Leonard Patrick "Meatball" Simonetti (November 20, 1919 – August 14, 1973) was an American football tackle who played three seasons in the All-America Football Conference (AAFC) between 1946 and 1948 for the Cleveland Browns. Simonetti was a standout as a fullback at his Ohio high school before switching to tackle while at the University of Tennessee in the late 1930s and early 1940s. After a stint in the U.S. Army during World War II, Simonetti signed with the Browns. Cleveland won the AAFC championship in 1946, repeating in 1947 and 1948. Simonetti was sent to the Baltimore Colts in 1949, but did not play for the team. After leaving football, he became a weighmaster in Ohio. He died of a heart attack in 1973.
High school and college
Simonetti played high school football at New Philadelphia High School in New Philadelphia, Ohio, where he was an all-Ohio fullback on teams coached by John Brickels. He enrolled at the University of Tennessee and continued to play football for the Volunteers between 1939 and 1941. The team finished the 1940 season with an 8–2 win-loss record and advanced to the Sugar Bowl on New Year's Day in 1941, losing 19–13 to Boston College. Simonetti enlisted in the U.S. Army during World War II and served in the Philippines.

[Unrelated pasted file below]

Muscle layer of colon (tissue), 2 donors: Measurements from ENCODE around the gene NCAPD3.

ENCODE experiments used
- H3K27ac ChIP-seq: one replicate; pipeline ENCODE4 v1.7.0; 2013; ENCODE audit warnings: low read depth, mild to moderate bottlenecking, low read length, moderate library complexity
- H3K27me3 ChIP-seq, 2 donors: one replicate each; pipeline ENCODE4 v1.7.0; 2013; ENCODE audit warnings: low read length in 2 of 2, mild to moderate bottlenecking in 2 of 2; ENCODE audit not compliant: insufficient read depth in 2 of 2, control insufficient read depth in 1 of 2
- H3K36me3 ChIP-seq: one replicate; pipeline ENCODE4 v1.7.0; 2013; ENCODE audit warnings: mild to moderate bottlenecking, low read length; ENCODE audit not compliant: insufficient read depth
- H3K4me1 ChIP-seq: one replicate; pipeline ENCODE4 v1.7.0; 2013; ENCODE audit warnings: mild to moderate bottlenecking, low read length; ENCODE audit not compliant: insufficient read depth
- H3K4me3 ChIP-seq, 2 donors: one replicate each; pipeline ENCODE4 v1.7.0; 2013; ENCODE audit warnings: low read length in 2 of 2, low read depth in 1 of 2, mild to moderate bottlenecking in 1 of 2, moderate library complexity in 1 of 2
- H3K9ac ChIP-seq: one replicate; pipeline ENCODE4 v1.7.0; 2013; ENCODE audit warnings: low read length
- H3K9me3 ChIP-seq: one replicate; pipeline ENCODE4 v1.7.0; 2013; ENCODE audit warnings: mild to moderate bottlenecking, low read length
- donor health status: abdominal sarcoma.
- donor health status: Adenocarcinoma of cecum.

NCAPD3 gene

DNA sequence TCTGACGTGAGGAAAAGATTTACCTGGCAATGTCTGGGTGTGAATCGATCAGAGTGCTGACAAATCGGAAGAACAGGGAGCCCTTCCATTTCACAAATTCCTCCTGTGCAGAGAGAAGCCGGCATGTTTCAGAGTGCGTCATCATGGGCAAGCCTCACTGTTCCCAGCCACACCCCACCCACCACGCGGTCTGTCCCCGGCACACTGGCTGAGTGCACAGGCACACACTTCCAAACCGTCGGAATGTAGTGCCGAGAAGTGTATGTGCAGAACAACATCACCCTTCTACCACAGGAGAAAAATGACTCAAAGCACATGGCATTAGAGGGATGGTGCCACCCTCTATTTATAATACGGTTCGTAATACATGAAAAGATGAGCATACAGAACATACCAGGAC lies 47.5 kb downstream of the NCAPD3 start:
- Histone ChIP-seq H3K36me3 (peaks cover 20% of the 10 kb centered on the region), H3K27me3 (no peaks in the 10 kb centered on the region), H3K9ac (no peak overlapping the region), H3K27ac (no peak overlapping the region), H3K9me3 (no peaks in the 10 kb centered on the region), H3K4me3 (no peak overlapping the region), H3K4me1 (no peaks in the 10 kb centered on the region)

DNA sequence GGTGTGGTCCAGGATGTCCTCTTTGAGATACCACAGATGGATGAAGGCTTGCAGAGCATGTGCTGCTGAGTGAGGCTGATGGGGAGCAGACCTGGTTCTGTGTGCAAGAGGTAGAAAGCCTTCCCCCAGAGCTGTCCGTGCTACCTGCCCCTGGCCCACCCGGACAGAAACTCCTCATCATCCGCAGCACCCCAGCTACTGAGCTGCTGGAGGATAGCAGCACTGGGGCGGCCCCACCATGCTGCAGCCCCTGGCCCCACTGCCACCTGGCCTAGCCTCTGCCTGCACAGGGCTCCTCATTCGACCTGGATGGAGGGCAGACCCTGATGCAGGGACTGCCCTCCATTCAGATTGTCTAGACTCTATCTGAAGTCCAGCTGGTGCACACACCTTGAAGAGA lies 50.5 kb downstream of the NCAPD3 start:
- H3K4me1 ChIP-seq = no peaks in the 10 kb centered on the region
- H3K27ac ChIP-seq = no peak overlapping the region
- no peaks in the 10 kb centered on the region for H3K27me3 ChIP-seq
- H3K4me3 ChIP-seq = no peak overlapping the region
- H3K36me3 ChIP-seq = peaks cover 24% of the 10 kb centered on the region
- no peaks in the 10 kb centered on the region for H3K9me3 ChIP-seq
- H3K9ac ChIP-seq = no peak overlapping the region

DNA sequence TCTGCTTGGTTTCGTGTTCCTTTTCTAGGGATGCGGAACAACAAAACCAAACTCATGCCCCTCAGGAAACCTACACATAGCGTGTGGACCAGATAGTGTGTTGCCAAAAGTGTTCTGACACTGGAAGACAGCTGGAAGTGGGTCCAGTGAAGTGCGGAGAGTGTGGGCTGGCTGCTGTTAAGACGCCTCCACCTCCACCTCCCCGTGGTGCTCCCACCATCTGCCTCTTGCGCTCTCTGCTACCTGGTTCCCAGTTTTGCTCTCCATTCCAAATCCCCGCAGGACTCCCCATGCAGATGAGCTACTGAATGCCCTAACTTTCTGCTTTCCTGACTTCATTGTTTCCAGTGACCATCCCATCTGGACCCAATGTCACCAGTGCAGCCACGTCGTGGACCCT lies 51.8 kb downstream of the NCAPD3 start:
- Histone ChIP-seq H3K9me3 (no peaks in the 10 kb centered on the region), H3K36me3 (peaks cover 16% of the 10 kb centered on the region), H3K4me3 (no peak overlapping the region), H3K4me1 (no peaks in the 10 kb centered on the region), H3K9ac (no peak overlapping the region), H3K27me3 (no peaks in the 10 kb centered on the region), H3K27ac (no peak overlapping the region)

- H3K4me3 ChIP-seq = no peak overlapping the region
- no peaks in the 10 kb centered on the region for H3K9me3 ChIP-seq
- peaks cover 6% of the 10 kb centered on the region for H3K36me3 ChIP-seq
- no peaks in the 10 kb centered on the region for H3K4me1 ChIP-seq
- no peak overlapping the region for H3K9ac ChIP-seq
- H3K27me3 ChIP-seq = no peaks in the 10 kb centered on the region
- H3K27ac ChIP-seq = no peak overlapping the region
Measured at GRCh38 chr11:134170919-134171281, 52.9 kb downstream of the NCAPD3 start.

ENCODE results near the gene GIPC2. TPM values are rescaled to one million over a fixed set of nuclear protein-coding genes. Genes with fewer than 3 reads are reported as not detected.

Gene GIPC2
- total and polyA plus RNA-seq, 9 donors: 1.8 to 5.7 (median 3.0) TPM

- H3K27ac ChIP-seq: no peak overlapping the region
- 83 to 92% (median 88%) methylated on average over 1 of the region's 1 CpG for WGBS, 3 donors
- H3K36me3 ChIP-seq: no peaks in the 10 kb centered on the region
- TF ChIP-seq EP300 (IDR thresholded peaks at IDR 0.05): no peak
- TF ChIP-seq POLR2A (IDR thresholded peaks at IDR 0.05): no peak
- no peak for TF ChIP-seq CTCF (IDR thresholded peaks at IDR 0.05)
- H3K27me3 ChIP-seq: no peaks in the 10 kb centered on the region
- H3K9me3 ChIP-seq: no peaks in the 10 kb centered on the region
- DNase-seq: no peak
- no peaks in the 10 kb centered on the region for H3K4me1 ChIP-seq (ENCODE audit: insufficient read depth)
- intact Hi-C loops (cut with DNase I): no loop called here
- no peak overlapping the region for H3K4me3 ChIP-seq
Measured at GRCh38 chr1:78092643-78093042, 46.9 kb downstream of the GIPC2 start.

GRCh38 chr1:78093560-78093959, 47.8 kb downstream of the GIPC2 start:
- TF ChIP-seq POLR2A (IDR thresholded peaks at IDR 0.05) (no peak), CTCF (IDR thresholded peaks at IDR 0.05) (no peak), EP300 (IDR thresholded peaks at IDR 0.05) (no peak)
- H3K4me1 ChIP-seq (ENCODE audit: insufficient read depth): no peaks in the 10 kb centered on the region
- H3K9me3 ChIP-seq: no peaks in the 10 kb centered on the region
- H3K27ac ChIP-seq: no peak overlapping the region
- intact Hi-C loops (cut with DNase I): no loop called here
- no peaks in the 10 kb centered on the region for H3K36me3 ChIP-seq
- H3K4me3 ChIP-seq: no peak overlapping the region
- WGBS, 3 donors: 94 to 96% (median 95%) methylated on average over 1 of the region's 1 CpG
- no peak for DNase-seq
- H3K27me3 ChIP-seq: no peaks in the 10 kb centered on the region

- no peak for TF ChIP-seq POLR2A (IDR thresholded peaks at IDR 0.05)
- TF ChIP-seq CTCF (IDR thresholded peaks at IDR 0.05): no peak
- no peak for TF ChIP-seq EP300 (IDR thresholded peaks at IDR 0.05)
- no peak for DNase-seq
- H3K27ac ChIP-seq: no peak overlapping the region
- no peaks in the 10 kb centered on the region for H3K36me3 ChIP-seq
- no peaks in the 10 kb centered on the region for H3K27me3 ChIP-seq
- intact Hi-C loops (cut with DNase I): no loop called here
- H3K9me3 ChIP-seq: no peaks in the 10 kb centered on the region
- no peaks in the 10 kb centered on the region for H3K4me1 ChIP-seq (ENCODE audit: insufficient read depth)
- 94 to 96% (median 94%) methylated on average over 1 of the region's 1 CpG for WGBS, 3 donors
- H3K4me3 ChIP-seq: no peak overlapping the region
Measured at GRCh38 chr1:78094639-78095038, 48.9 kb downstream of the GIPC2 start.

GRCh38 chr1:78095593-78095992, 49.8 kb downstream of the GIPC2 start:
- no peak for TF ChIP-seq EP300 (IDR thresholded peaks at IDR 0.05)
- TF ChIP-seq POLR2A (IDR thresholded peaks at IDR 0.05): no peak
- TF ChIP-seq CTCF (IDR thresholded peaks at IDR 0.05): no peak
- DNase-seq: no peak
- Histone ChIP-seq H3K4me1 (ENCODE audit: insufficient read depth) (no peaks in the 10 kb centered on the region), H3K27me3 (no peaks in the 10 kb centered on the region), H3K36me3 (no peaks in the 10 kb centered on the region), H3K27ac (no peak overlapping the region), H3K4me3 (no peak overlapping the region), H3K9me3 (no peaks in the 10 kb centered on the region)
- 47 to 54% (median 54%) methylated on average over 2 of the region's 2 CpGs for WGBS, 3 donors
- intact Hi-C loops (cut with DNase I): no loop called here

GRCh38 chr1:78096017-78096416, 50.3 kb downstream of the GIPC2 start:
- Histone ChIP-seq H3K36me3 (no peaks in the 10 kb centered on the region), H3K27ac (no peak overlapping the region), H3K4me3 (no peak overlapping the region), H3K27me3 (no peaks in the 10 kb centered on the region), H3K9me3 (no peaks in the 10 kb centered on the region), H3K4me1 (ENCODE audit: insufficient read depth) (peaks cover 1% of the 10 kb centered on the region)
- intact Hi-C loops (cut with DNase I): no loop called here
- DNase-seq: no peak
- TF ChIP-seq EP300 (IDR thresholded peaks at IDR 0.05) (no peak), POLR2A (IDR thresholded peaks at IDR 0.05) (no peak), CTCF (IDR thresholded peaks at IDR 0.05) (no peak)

Brickels, Simonetti's old high school coach, in 1945 became an assistant for the Cleveland Browns, a new team in the All-America Football Conference (AAFC). Brickels recruited Simonetti to play for the team when Simonetti was still serving in the Pacific War. Simonetti joined the Browns when the team started play in 1946, but was a reserve and did not appear in any games during the regular season. Cleveland finished the year with a 12–2 record and advanced to the AAFC championship. Team captain Jim Daniell, however, was dismissed from the team the week before the title game after getting arrested following an altercation with Cleveland police. Cleveland head coach Paul Brown got permission from the league to use Simonetti in the game as Daniell's replacement. The Browns beat the New York Yankees, 14–9.
Simonetti saw more playing time in 1947 after tackle Lou Rymkus suffered an eye infection. The Browns finished the regular season with a 12–1–1 win-loss-tie record and again won the championship. Simonetti stayed with the team for a final season in 1948, when the Browns won all of their games and a third straight championship. After the season, Simonetti was commissioned as deputy sheriff of Tuscarawas County, Ohio. He was sold to the Baltimore Colts in January 1949 along with Ben Pucci and Don Stanton. He left football, however, before playing a game for the team.
Later life and death
After his football career, Simonetti worked as a weighmaster for the state of Ohio in Bolivar. He was injured in a car accident in 1971 and died two years later of a heart attack. He and his wife Florence had one child.